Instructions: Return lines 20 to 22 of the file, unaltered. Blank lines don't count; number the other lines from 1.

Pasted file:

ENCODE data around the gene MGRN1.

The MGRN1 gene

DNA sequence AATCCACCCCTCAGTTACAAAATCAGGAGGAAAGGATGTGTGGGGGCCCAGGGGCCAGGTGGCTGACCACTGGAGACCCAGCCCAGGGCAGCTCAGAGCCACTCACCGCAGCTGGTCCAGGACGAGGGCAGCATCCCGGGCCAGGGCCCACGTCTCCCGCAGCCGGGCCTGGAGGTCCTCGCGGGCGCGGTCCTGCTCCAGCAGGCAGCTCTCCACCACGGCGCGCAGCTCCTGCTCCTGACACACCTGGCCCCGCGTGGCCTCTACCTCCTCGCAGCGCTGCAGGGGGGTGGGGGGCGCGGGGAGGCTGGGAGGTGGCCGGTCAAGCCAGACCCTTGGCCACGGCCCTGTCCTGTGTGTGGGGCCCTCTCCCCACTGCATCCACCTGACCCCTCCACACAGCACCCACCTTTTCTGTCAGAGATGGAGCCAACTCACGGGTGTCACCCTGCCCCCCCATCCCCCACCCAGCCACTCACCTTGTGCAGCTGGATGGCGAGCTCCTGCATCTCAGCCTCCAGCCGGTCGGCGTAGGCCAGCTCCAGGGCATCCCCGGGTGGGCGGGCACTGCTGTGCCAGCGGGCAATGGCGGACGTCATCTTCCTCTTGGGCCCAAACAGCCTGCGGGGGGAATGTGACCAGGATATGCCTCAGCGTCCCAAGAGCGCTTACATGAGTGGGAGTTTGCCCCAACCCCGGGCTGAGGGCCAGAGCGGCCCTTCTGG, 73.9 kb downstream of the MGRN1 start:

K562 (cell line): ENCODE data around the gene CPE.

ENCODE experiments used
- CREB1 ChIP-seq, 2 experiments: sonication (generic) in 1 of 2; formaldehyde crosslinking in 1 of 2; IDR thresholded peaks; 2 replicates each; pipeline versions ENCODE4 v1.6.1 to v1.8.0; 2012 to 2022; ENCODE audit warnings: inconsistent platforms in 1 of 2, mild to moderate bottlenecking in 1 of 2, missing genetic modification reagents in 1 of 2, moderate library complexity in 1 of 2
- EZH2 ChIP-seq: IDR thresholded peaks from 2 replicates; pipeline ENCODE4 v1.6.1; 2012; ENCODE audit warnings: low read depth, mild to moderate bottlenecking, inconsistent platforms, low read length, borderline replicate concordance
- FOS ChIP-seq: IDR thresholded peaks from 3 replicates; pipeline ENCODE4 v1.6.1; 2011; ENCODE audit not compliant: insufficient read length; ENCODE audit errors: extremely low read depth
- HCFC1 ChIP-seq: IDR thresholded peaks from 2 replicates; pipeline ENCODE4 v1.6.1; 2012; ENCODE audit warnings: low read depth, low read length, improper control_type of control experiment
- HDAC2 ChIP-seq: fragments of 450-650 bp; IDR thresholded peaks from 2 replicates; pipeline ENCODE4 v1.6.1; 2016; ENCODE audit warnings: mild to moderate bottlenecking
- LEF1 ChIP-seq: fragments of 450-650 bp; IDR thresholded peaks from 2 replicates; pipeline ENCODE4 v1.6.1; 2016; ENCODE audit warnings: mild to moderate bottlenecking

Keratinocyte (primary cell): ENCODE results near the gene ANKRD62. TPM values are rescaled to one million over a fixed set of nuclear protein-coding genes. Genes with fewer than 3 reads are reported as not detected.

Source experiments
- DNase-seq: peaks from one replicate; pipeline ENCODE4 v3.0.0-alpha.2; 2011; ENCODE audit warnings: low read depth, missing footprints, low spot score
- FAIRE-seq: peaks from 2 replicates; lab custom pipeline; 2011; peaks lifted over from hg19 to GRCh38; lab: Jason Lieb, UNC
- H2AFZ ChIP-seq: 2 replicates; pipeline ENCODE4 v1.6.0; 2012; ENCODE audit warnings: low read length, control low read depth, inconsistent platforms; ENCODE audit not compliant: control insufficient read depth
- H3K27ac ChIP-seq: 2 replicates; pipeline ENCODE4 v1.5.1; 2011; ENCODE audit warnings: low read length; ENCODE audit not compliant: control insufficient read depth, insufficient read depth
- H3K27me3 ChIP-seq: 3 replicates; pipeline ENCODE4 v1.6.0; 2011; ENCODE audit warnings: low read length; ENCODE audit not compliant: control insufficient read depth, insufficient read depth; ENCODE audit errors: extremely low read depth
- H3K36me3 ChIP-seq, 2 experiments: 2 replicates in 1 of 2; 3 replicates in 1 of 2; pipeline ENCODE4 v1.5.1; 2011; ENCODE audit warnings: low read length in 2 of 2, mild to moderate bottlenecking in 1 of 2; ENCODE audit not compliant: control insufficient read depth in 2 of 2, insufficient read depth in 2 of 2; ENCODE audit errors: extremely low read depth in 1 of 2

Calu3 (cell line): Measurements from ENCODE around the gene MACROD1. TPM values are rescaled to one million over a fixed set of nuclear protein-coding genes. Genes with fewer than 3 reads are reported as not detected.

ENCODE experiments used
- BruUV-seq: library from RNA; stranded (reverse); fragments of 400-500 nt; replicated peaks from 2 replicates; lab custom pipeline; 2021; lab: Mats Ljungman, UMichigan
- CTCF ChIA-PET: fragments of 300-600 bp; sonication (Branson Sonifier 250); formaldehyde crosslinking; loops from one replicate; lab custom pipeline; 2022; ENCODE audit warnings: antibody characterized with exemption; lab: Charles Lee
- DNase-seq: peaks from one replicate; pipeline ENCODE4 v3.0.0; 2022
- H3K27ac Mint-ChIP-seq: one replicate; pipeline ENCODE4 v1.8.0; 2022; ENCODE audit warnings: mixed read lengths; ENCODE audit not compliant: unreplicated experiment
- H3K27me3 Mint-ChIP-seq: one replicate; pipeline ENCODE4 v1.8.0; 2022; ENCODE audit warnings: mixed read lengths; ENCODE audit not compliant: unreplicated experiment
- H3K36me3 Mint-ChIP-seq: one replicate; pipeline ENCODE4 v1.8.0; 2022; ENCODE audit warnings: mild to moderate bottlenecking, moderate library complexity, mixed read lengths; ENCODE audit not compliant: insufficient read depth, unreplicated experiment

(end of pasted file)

Calu3 (cell line): Measurements from ENCODE around the gene MACROD1. TPM values are rescaled to one million over a fixed set of nuclear protein-coding genes. Genes with fewer than 3 reads are reported as not detected.

ENCODE experiments used
- BruUV-seq: library from RNA; stranded (reverse); fragments of 400-500 nt; replicated peaks from 2 replicates; lab custom pipeline; 2021; lab: Mats Ljungman, UMichigan